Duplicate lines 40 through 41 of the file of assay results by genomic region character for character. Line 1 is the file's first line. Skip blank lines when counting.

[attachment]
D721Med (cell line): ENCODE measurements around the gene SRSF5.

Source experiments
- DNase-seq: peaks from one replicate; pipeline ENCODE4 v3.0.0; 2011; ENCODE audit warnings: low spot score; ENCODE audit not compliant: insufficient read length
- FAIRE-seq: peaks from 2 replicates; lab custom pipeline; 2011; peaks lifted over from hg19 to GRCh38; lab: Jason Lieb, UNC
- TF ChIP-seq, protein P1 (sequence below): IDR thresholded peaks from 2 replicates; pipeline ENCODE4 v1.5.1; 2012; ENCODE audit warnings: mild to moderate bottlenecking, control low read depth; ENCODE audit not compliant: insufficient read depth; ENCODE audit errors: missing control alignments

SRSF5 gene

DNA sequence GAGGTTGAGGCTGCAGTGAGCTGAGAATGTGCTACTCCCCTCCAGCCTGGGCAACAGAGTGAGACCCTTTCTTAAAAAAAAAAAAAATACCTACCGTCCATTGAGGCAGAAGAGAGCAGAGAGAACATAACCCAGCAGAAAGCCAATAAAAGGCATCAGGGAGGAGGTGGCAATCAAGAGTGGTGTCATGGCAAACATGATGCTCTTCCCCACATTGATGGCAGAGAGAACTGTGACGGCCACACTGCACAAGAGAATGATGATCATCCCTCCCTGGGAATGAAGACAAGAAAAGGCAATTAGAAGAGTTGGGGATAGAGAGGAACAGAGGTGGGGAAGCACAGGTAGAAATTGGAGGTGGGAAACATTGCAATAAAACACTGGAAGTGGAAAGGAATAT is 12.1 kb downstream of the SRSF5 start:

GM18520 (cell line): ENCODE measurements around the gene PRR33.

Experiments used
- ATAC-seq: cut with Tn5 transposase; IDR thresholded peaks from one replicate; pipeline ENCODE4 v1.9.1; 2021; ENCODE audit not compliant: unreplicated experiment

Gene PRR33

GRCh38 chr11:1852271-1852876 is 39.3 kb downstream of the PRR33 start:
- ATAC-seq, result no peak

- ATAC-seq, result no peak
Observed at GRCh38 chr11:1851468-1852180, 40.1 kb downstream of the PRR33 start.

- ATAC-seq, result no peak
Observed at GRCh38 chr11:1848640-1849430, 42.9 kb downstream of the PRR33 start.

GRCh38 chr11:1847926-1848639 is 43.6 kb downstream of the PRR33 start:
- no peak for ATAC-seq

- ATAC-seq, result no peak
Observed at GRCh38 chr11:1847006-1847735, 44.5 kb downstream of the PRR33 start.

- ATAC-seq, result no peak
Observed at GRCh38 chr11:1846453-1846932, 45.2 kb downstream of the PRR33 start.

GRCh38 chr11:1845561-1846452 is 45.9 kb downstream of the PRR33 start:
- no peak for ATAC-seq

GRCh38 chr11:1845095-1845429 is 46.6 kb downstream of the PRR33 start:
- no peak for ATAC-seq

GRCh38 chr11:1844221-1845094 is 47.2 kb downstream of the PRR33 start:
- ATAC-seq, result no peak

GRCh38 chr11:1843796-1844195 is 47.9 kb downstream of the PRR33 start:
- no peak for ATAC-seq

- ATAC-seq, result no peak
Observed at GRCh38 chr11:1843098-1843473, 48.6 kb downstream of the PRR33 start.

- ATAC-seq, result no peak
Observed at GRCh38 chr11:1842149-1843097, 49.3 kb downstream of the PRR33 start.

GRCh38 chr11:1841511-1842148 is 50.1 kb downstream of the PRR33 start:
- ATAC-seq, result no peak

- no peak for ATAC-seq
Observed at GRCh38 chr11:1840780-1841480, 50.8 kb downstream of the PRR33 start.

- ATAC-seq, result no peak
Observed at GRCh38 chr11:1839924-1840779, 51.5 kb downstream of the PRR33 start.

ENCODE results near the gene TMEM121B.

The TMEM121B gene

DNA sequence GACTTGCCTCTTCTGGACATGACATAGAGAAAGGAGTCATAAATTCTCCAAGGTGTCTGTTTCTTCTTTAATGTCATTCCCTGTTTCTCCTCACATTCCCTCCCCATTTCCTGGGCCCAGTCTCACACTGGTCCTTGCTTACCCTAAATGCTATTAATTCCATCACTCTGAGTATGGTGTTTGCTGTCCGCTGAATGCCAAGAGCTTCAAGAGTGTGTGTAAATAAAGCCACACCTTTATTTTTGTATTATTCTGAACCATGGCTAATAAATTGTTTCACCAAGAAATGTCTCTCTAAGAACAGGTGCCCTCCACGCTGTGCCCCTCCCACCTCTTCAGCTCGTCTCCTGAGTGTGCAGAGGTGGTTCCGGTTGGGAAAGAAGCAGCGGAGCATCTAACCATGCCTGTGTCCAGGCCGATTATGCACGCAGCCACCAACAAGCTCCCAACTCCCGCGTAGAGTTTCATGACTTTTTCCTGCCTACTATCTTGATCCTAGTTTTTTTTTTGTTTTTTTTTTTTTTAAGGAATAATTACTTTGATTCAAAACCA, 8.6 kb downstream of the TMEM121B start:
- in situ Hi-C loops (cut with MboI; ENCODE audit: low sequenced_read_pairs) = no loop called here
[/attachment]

- ATAC-seq, result no peak
Observed at GRCh38 chr11:1839924-1840779, 51.5 kb downstream of the PRR33 start.